State regulators continue to update methods of pricing telecommunications services, using price caps for local exchange carriers (LECs) while expanding existing pricing flexibility for interexchange carriers (IXCs). The emerging trend toward inviting competitors to serve the local market, including basic local exchange service, also continues. Some of the activity mirrors ongoing developments at the federal level, such as major regulatory reforms under debate in the Congress and court-supervised modifications to existing service restrictions stemming from the AT&T divestiture.
Somes states, like Alabama, have launched a full program of regulatory reform with pure price-cap regulation for all local carriers and a newly announced opening of the local exchange market to full competition. Other states, like Iowa, are straightening out the details of the price-cap trend as LECs test the limits of pricing flexibility and the meaning of price cap promises under existing regulatory reform plans.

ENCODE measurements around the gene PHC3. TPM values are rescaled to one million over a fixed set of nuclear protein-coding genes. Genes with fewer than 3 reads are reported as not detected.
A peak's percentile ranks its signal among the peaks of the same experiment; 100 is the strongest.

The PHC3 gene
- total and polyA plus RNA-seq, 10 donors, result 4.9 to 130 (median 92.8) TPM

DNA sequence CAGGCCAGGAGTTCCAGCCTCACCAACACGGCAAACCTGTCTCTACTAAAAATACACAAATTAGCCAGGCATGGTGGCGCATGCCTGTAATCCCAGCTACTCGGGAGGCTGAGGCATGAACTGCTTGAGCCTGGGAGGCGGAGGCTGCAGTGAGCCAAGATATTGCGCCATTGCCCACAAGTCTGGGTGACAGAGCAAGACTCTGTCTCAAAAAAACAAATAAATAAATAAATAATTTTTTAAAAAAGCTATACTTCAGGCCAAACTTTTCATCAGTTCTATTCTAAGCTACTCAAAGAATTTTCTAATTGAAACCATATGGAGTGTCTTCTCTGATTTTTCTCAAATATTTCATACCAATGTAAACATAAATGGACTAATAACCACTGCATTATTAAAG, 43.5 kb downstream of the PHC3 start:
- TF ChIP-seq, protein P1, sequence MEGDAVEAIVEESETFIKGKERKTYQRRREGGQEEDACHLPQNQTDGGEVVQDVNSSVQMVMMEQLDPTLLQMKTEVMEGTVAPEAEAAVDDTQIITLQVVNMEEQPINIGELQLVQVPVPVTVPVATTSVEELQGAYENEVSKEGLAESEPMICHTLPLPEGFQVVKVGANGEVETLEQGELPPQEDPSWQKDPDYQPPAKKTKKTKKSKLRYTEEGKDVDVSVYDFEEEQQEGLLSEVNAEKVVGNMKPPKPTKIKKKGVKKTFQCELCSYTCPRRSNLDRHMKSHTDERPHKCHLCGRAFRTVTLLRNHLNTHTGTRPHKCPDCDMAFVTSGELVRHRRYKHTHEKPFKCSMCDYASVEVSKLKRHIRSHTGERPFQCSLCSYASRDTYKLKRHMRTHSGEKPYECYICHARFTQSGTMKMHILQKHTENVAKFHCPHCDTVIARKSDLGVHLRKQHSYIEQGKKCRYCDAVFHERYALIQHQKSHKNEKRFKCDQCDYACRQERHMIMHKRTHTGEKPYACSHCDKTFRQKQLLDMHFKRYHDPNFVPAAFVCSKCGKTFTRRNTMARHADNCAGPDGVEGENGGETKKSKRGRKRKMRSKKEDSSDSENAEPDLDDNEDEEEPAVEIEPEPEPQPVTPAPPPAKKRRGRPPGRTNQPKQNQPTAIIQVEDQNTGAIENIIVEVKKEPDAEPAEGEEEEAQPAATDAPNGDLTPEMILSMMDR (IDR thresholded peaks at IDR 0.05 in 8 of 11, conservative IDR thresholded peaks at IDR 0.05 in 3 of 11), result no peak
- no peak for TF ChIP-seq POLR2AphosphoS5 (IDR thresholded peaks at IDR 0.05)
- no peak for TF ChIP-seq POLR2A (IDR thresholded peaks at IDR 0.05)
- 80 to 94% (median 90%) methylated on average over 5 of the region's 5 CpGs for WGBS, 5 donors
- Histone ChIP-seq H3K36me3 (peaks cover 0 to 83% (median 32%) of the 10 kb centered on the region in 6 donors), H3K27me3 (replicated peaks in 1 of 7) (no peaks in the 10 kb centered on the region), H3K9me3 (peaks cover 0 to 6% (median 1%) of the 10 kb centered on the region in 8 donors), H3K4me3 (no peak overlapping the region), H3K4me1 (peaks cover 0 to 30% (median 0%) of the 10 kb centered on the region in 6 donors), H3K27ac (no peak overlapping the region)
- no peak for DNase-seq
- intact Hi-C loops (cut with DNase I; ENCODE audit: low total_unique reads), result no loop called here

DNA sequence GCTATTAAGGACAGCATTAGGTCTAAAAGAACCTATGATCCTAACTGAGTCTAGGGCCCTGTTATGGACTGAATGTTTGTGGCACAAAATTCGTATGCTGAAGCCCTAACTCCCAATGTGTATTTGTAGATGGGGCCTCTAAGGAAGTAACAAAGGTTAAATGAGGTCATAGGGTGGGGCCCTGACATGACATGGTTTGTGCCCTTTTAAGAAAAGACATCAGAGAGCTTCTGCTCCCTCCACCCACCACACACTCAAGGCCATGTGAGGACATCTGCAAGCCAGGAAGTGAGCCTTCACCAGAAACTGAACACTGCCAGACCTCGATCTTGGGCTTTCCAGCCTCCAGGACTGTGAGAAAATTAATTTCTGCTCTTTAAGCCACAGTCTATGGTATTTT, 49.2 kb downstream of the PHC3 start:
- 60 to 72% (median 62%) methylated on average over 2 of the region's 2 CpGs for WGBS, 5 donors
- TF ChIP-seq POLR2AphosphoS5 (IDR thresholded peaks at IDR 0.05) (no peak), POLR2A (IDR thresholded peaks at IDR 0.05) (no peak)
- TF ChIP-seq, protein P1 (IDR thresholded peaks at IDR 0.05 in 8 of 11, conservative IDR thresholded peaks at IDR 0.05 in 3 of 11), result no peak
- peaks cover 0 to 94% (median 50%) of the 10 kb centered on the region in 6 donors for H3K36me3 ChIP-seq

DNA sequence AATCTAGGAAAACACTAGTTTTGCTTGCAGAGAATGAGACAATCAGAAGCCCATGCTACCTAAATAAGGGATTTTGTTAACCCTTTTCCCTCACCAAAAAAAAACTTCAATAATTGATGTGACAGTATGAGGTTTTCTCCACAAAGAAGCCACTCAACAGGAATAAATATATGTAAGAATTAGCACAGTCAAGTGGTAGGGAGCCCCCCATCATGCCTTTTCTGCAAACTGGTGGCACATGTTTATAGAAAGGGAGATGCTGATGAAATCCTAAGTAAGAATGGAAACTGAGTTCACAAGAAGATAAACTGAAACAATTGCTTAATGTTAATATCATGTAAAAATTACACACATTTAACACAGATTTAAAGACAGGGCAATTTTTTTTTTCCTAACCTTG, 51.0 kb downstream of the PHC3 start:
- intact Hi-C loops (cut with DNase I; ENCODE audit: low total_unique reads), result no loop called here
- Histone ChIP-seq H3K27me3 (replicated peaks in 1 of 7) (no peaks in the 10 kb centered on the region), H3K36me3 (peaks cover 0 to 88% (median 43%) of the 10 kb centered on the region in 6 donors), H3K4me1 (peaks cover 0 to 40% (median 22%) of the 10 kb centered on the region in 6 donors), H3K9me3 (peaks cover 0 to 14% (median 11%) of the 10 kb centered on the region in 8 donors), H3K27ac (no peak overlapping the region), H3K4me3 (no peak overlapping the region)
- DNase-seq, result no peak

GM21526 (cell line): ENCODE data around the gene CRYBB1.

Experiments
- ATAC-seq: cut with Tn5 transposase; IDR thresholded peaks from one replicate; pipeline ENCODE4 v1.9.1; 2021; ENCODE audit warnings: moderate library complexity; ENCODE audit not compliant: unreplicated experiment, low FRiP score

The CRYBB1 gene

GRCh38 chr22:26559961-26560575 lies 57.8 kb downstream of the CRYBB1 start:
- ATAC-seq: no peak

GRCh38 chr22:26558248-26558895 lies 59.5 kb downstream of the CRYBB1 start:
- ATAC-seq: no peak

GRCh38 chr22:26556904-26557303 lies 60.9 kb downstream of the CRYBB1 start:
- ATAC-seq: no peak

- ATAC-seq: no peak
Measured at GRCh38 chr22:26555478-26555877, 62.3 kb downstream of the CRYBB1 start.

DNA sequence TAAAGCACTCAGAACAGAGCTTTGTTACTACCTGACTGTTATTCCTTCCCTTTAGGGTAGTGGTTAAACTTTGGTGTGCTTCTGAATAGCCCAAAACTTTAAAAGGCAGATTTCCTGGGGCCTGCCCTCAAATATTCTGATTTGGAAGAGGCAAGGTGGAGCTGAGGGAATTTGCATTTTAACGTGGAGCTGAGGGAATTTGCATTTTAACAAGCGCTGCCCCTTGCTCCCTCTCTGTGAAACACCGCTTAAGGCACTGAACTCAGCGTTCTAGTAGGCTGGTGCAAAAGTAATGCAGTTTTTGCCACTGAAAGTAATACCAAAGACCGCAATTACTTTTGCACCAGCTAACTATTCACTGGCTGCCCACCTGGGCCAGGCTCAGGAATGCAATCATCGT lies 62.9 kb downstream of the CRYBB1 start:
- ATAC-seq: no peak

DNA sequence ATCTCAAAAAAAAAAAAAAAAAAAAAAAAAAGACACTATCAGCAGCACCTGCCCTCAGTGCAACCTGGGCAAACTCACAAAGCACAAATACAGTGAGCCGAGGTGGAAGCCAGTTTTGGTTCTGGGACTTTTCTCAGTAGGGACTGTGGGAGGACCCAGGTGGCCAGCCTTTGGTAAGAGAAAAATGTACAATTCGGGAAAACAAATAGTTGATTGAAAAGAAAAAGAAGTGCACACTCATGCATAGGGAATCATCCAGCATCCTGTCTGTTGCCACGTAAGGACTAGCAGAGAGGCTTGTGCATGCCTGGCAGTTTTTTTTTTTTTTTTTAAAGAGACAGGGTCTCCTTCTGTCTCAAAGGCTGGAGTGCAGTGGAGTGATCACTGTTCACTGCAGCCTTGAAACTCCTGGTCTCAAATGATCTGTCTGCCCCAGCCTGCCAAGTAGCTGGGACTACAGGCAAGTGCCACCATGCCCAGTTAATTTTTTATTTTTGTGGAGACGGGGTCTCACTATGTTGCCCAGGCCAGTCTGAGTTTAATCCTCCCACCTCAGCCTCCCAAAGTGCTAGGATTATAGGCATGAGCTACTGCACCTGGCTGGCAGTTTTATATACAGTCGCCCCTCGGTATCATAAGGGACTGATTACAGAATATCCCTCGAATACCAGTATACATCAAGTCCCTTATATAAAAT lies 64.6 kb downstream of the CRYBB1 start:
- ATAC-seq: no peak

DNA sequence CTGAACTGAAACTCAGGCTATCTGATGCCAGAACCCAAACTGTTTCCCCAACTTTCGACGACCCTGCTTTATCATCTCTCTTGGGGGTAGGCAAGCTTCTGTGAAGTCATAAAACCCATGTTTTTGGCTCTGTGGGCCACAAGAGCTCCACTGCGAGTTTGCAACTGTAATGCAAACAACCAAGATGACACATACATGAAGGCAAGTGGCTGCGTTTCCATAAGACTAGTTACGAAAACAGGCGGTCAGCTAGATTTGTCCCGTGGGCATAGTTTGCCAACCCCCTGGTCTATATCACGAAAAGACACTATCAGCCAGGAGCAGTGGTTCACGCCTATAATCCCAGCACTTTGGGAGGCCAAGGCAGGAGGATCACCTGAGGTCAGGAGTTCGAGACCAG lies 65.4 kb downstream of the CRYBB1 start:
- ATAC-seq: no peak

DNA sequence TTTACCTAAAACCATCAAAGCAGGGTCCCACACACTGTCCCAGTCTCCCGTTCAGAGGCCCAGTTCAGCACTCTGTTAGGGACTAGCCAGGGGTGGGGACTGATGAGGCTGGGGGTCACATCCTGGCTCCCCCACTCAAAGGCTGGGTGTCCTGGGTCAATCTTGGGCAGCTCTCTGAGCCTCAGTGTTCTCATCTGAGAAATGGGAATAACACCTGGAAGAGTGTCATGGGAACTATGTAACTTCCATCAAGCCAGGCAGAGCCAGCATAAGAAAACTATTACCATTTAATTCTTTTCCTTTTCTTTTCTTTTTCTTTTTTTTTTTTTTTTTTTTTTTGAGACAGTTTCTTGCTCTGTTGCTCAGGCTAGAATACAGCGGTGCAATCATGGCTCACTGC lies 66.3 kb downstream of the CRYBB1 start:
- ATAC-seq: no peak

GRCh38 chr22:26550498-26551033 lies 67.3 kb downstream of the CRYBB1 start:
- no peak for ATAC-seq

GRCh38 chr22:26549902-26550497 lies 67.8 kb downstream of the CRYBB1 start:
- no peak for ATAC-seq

The parallel nature of reforms at the state and national levels is evident in a recent decision by the California Public Utilities Commission (CPUC) directing Pacific Bell, an LEC, to seek a federal court waiver of the restrictions on full provision of interexchange services by LECs.
Noting its goal of opening all telephone markets to competition by 1997, the CPUC blamed the restrictions imposed by the federal courts as a part of the AT&T divestiture for preventing local service reforms from reaching the interLATA toll calling market. Regulatory reforms are further restricted by a requirement under state law that local competition must precede or accompany the opening of the inter-LATA market, the CPUC explained. Re Alternative